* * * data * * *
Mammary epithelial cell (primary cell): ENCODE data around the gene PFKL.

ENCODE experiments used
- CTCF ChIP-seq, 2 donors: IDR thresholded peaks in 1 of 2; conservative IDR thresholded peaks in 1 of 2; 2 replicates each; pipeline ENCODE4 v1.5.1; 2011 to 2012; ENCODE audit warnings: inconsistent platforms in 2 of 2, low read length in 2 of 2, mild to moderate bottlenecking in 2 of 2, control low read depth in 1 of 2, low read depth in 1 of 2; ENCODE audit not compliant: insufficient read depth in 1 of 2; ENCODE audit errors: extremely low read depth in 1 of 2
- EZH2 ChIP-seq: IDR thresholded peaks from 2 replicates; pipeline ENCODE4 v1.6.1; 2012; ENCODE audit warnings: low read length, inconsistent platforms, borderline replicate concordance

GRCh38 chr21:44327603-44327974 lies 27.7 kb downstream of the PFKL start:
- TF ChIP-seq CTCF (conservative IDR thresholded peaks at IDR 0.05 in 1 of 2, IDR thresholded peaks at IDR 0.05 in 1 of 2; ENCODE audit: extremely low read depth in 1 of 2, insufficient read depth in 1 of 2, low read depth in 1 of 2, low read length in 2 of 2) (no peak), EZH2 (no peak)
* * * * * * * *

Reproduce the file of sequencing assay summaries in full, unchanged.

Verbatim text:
Mammary epithelial cell (primary cell): ENCODE data around the gene PFKL.

ENCODE experiments used
- CTCF ChIP-seq, 2 donors: IDR thresholded peaks in 1 of 2; conservative IDR thresholded peaks in 1 of 2; 2 replicates each; pipeline ENCODE4 v1.5.1; 2011 to 2012; ENCODE audit warnings: inconsistent platforms in 2 of 2, low read length in 2 of 2, mild to moderate bottlenecking in 2 of 2, control low read depth in 1 of 2, low read depth in 1 of 2; ENCODE audit not compliant: insufficient read depth in 1 of 2; ENCODE audit errors: extremely low read depth in 1 of 2
- EZH2 ChIP-seq: IDR thresholded peaks from 2 replicates; pipeline ENCODE4 v1.6.1; 2012; ENCODE audit warnings: low read length, inconsistent platforms, borderline replicate concordance

GRCh38 chr21:44327603-44327974 lies 27.7 kb downstream of the PFKL start:
- TF ChIP-seq CTCF (conservative IDR thresholded peaks at IDR 0.05 in 1 of 2, IDR thresholded peaks at IDR 0.05 in 1 of 2; ENCODE audit: extremely low read depth in 1 of 2, insufficient read depth in 1 of 2, low read depth in 1 of 2, low read length in 2 of 2) (no peak), EZH2 (no peak)